IRS Resolution Options

IRS Tax Resolution Options (how to do I deal with my IRS tax debt)

If you owe taxes but can’t pay in full, the IRS has options for you. Most importantly, make sure you file your tax return and pay as much as you can. Then let the IRS help you choose your best option to pay. Here are some options to consider, even if you can’t pay the full amount right now:

  • Borrow the money.  If you don’t have the money to pay all your taxes now, then you may want to get a loan from a bank or other source. The interest rate may be lower than the interest and penalties the IRS charges on late taxes. You also may be able to borrow against your assets or sell them to raise cash.
  • Make an Online Payment Agreement.  If you are unable to pay in full, then consider paying over time. If you owe $50,000 or less, you can apply for an installment agreement. You may choose to make convenient monthly direct debit payments for up to 72 months. With this option, there are no checks to write or send. And you won’t miss a payment or pay late. The best way to apply is to use the IRS Online Payment Agreement tool on IRS.gov. If you don’t have access to the Internet, you can apply by filing Form 9465, Installment Agreement Request.

    The IRS can also help if your tax debt is more than $50,000 or you need more than six years to pay. In these cases, the IRS may ask for further financial information. See Form 433-A or Form 433-F, Collection Information Statement.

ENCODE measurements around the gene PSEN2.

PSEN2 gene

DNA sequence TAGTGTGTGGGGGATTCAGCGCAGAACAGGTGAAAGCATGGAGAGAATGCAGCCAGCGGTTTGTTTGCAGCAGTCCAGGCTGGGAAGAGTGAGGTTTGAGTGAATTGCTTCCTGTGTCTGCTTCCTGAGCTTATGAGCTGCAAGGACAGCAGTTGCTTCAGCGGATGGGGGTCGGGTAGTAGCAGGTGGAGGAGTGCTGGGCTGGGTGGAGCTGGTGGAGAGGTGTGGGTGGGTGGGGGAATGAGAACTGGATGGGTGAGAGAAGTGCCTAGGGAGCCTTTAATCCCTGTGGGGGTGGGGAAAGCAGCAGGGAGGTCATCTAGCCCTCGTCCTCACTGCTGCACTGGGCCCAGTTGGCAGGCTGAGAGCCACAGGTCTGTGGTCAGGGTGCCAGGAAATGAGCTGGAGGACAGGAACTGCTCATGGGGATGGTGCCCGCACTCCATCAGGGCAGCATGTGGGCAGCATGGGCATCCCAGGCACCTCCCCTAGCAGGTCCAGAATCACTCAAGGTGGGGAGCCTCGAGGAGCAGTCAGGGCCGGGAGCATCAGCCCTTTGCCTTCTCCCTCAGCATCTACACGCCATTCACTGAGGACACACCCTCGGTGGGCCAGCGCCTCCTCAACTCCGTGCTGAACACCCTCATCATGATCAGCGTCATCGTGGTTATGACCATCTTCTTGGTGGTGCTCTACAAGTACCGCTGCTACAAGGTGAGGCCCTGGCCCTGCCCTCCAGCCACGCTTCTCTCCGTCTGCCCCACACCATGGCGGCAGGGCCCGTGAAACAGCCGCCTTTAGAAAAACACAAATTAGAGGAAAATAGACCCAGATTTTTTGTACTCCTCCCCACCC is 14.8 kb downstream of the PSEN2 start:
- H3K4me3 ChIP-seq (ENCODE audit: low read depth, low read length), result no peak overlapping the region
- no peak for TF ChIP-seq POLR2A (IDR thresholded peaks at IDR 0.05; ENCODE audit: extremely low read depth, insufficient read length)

• Use an Offer in Compromise as a last resort.  An Offer in Compromise is an agreement that allows you to settle your tax debt for less than the full amount. Generally, the IRS will accept an offer if it represents the most the agency can expect to collect within a reasonable time. The IRS looks at several factors to make a decision on your offer. Use the Offer in Compromise Pre-Qualifier tool on IRS.gov to see if you may be eligible for an OIC.
  • Currently Not Collectible status – There are times where you agree you owe the IRS, but you can’t pay due to your current financial situation. If the IRS agrees you can’t both pay your taxes and your reasonable living expenses, it may place your account in Currently Not Collectible (CNC) status.While your account is in CNC status, the IRS generally won’t try to collect from you.  For example: It won’t levy your assets and income. However, the IRS will still assess interest and penalties to your account, and may keep your refunds and apply them to your debt. You’ll also continue to receive an annual bill from the IRS because that is required under the law.

    Before the IRS will place your account in CNC status, it may ask you to file any past due tax returns.

    If you request CNC status, the IRS may ask you to provide financial information, including your income and expenses, and whether you can sell any assets or get a loan.

    During the time the IRS may collect the balance you owe, it may review your income annually to see if your financial situation improved. Generally, the IRS can attempt to collect your taxes up to ten years from the date they were assessed, though the ten-year period is suspended in certain circumstances. The time the suspension is in effect will extend the time the IRS has to collect the tax.

    Because the IRS won’t suspend interest and penalty charges, even if it stops trying to collect the balance due, you may want to consider other possible payment options within your means before asking the IRS to place your account in CNC status.

The IRS has also increased the amount that taxpayers owe before the IRS normally files a Notice of Federal Tax Lien. Find more information on these topics on IRS.gov.